The Israeli public is heading to the polls today in a hotly contested election that could mark the end of Prime Minister Benjamin Netanyahu's right-wing administration.
Netanyahu and his Likud party have been in power since 2009, but in the past six years the cost of living has soared, many middle class families cannot afford to buy a home, and the Israeli military has launched two assaults on the besieged Palestinian Gaza Strip, costing civilian lives and international standing.
Likud has fallen behind in the polls but on Monday night Netanyahu tried to win right-wing support by rescinding his pledge to support a two-state solution to the Israel-Palestine conflict.
Now, the Zionist Union, a center-left party created from the union of the Israeli Labor Party headed by Isaac Herzog and the Hatnuah party led by Tzipi Livni, has a real chance to beat Netanyahu in Tuesday's vote.
Yedioth Ahronoth, Israel's most-read daily paper, released final polls on Friday that placed the Zionist Union at 26 seats to Likud's 22 in the next Knesset, or parliament. But this doesn't guarantee a center-left government. Israeli politics are simultaneously straightforward, diverse, and treacherous.
Who Can Vote?
Israeli electoral law allows all citizens over the age of 18 to vote in the general election. Unlike in the United States, this includes people with criminal records. Absentee votes are not allowed, with the exception of diplomats, soldiers, and sailors.
Israelis do not directly elect their prime minister. They vote for party lists, which state candidates in numerical order, and seats are then awarded on a proportional basis.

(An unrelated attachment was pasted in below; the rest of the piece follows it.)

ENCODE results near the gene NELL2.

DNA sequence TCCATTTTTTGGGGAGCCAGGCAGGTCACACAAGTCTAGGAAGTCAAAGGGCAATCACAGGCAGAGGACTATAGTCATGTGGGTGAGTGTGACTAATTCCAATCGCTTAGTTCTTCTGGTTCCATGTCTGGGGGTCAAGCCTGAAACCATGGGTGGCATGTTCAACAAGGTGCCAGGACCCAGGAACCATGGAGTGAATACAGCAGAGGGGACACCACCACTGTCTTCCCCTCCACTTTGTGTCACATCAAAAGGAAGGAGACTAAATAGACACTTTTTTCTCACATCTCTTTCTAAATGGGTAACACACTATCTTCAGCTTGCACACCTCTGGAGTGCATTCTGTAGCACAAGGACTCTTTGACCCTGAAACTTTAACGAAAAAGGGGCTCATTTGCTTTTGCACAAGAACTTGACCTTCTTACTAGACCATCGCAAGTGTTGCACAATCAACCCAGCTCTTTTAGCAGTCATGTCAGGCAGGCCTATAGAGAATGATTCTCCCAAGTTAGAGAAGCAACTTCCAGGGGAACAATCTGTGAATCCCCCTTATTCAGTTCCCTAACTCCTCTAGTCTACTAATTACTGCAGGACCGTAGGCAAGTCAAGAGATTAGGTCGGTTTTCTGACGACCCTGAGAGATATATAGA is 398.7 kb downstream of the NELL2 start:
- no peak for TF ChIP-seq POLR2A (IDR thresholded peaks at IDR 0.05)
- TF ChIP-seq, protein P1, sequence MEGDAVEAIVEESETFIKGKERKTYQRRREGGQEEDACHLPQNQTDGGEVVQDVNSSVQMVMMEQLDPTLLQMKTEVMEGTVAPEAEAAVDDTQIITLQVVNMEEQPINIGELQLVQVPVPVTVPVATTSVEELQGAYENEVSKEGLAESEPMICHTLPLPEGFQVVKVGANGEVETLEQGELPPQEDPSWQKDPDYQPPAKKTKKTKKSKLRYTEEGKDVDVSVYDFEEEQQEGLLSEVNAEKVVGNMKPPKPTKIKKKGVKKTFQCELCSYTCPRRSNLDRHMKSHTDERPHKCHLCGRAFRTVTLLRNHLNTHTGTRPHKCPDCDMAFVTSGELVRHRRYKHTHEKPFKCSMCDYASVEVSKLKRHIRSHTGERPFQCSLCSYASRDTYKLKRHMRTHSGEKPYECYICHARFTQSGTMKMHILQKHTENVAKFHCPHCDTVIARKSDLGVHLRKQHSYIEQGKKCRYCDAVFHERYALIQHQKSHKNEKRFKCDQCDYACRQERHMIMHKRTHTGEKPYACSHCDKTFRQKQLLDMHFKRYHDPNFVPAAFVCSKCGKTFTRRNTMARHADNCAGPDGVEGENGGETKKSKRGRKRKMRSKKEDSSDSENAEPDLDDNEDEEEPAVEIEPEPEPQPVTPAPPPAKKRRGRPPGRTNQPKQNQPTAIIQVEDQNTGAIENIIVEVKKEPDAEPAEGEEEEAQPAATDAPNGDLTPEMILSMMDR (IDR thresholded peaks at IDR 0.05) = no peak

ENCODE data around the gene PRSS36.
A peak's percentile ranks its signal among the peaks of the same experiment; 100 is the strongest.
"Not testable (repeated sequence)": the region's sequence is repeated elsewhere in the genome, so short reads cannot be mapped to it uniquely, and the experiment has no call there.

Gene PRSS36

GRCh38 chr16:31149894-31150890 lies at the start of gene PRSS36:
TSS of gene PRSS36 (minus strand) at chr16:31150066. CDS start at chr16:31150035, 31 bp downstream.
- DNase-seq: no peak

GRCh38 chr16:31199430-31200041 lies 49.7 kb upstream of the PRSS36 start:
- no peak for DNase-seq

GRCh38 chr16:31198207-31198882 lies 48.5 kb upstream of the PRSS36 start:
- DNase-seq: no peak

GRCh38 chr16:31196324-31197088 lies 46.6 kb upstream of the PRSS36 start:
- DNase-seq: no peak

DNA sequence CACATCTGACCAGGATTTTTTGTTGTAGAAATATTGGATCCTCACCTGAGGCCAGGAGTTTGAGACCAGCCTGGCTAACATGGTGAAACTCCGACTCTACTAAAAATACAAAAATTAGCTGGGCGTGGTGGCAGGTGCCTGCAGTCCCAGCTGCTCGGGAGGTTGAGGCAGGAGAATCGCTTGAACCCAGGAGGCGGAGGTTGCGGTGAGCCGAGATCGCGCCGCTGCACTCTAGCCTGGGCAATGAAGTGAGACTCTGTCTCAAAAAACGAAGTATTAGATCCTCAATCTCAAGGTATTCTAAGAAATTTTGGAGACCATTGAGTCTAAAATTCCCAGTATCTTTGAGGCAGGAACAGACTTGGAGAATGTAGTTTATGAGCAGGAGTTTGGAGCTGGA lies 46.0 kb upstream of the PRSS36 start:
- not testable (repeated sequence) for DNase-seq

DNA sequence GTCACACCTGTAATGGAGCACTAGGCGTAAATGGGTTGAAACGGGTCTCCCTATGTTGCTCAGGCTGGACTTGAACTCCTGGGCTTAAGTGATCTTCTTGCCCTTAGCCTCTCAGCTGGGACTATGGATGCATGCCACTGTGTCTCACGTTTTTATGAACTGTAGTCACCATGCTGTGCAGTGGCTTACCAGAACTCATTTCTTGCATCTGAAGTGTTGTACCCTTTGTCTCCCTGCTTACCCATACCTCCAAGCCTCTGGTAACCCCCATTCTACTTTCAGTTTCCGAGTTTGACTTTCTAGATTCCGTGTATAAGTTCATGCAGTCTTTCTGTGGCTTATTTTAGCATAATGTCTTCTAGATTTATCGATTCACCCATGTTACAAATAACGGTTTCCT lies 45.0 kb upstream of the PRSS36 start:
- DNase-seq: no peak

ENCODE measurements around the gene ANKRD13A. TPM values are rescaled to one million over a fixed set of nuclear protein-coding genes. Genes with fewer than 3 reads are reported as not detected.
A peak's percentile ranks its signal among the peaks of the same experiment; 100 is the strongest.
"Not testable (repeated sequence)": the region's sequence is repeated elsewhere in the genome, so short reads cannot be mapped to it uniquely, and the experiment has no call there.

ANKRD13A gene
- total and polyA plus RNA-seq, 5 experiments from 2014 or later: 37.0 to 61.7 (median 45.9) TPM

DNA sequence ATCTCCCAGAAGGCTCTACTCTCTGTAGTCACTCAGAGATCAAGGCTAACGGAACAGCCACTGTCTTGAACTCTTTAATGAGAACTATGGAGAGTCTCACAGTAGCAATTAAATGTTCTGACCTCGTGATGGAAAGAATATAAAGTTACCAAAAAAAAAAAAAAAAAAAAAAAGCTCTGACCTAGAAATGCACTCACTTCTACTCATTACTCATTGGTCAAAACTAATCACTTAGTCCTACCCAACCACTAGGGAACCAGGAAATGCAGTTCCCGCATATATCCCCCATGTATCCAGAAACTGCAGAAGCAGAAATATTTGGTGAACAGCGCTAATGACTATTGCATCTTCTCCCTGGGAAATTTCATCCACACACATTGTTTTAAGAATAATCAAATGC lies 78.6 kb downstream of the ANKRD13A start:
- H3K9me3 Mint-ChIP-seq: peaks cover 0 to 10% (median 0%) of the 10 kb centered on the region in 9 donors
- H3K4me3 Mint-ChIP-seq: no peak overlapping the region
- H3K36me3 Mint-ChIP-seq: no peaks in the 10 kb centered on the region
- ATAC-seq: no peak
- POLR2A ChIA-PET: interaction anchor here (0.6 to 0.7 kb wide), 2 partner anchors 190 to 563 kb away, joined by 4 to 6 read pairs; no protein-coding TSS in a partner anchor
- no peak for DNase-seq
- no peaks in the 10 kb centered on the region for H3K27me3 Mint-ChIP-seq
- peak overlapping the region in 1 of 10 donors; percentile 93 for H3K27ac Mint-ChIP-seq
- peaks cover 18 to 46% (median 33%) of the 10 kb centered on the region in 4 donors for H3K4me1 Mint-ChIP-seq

The Israeli Knesset has a total of 120 seats. To form a government, any party or coalition must hold at least 61 seats. Yet no single party has ever won more than 56, so a coalition has always been required. The President of Israel, currently Reuven Rivlin, asks the party deemed most likely to form a functioning coalition to head the next government.
So, the party that garners the most votes isn't necessarily entitled to a position in the ruling government.
What Are the Options?
Within the parliament, there are four main factions: the right, left, religious, and Arab.
The right has several parties and the most popular is Likud. Netanyahu's party holds hawkish security views and advocate the annexation of the largest settlements in the West Bank. They also maintain that East Jerusalem, the possible capital of a future Palestinian state, remains under Israeli control.
The Jewish Home party comes in second on the right with roughly 12 seats. Headed by former entrepreneur Naftali Bennett, the Jewish Home party is a right-wing religious party that advocates the annexation of the Area C of the West Bank. This forms the majority of the occupied Palestinian territories and holds almost all of its natural resources and undeveloped land, also creating the border between the presumptive Palestinian state and Jordan.
Kulanu, a center-right newcomer to the Israeli political scene headed by former Likud official Moshe Kahlon, will likely poll around eight seats. Kulanu focuses on economic issues, namely egalitarian economics, appealing to the concerns of the middle and working classes. The party has been largely silent on the Israel-Palestinian conflict.
Yisrael Beiteinu is polling at five seats, fourth among the right. The secular party pulls support from Russian-speaking Israelis, and is headed by Avigdor Lieberman, the controversial foreign minister known for controversial, anti-Arab statements. Yisrael Beiteinu advocates for land swaps between Israel and a future Palestinian state, allowing for population transfers that would create two states with largely homogenous populations. Once an influential party, its support has diminished over the last year.
The Center Left
The Zionist Union hopes to return to the negotiating table with the Palestinian Authority (PA), but says that Jerusalem must remain the unified Israeli capital, something with which the PA is not likely to agree. On economic issues, the Zionist Union proposes mostly secular, social democratic policies, with an end to preferential treatment of settlers in the West Bank.